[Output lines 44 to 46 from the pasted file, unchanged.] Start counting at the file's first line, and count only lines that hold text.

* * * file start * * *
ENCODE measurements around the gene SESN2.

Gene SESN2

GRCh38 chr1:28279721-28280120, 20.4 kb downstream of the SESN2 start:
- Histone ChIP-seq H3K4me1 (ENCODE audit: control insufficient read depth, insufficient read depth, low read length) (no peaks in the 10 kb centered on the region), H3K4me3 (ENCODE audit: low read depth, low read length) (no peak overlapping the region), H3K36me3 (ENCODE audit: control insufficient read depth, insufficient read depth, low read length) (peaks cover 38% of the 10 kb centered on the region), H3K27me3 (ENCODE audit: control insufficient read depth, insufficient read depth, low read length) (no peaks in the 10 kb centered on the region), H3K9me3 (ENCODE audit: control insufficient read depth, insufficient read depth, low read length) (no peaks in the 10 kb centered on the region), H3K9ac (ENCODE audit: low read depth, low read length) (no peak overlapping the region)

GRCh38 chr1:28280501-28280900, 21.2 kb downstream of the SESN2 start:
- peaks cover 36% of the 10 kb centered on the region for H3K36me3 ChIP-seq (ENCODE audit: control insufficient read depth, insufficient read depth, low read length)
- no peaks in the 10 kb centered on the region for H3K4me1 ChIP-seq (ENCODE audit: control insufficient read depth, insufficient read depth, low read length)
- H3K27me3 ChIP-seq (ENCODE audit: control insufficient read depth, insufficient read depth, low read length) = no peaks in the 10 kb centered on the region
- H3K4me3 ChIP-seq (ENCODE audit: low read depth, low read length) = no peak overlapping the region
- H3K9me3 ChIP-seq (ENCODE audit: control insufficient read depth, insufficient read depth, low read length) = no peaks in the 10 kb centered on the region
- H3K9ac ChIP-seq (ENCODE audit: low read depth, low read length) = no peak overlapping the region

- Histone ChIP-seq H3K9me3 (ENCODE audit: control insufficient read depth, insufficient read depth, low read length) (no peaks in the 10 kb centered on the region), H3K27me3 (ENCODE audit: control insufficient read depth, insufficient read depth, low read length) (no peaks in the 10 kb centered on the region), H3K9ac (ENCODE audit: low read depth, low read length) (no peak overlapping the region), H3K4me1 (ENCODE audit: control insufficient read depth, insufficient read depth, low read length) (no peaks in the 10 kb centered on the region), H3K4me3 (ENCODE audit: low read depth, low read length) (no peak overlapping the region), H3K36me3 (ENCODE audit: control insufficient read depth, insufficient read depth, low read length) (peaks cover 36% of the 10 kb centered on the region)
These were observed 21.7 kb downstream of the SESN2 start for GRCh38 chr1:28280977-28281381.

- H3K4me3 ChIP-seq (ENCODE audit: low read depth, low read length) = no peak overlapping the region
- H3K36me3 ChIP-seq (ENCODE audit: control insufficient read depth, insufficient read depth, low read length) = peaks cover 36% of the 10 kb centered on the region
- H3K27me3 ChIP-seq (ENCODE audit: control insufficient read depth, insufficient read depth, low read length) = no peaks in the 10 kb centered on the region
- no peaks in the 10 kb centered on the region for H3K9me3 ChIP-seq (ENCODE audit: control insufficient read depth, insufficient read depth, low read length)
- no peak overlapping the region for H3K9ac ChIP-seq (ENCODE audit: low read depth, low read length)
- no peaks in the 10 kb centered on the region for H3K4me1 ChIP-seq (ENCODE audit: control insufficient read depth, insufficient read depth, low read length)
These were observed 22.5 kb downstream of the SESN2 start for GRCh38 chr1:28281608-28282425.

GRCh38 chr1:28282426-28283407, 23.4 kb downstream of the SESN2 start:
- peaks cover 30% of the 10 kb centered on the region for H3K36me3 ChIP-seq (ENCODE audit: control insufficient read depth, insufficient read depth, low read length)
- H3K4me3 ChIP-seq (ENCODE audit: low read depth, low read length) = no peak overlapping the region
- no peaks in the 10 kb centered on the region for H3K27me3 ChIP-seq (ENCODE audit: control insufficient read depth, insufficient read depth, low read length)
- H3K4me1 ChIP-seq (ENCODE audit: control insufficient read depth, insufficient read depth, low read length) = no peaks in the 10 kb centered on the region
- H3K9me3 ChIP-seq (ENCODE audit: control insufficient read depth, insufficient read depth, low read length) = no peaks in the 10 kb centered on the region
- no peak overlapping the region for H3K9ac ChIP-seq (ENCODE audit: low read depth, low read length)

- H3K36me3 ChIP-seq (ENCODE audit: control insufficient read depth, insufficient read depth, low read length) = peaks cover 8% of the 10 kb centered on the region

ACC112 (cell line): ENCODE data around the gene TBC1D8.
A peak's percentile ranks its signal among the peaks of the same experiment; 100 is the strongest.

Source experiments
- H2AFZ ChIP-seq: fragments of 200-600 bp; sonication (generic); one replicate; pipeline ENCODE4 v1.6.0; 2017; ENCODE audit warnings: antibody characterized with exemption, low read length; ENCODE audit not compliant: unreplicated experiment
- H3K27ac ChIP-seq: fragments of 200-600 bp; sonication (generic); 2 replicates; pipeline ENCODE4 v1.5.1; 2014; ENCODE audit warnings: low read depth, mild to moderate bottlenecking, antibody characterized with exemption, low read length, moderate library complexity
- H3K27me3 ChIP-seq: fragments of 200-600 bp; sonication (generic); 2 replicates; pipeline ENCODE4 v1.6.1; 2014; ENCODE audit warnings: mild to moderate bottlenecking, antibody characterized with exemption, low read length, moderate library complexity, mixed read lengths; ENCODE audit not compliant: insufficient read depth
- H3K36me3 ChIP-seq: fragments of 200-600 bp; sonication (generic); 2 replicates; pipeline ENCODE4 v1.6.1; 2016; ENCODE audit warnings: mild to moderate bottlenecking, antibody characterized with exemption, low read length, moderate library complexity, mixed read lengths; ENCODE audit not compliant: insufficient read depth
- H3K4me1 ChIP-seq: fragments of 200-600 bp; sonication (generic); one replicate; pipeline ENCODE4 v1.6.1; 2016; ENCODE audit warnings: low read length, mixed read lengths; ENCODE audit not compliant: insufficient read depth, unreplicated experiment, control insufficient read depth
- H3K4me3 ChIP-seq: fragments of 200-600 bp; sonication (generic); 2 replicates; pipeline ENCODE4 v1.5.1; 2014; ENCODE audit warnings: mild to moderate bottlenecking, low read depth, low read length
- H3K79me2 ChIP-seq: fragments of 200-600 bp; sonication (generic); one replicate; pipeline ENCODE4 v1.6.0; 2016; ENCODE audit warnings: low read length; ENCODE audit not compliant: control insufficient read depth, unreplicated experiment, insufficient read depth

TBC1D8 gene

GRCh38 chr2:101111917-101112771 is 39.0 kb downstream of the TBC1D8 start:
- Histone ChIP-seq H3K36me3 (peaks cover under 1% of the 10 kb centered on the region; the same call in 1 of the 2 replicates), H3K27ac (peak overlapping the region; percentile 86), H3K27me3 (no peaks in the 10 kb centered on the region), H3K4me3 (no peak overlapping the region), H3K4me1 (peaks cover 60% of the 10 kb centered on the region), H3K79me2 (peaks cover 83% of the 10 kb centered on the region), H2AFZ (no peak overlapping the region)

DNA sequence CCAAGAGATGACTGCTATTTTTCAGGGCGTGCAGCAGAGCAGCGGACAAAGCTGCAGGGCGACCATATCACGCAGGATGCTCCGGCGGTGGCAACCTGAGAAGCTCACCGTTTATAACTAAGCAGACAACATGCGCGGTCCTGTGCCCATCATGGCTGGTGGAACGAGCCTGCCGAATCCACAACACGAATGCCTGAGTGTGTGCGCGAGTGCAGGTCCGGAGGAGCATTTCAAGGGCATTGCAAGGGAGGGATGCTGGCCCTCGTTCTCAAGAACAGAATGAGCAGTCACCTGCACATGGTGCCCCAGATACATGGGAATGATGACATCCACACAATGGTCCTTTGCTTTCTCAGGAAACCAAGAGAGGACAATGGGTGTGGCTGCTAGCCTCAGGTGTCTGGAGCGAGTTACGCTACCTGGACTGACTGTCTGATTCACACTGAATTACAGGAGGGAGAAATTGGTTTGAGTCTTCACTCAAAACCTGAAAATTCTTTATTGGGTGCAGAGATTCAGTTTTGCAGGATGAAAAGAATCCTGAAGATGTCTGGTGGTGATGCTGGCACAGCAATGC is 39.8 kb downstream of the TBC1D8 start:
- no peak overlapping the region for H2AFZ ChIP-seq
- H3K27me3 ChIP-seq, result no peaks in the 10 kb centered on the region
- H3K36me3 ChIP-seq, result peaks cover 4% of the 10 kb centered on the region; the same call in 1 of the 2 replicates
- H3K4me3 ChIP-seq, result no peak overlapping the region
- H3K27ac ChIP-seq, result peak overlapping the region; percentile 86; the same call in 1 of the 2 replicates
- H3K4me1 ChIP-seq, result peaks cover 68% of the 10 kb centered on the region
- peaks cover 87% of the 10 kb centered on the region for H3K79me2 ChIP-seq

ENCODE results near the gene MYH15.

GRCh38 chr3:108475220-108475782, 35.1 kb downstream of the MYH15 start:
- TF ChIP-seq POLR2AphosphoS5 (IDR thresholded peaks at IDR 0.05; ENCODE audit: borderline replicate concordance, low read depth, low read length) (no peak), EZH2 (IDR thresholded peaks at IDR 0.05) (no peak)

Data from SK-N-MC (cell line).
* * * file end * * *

- H3K27me3 ChIP-seq, result no peaks in the 10 kb centered on the region
- H3K36me3 ChIP-seq, result peaks cover 4% of the 10 kb centered on the region; the same call in 1 of the 2 replicates
- H3K4me3 ChIP-seq, result no peak overlapping the region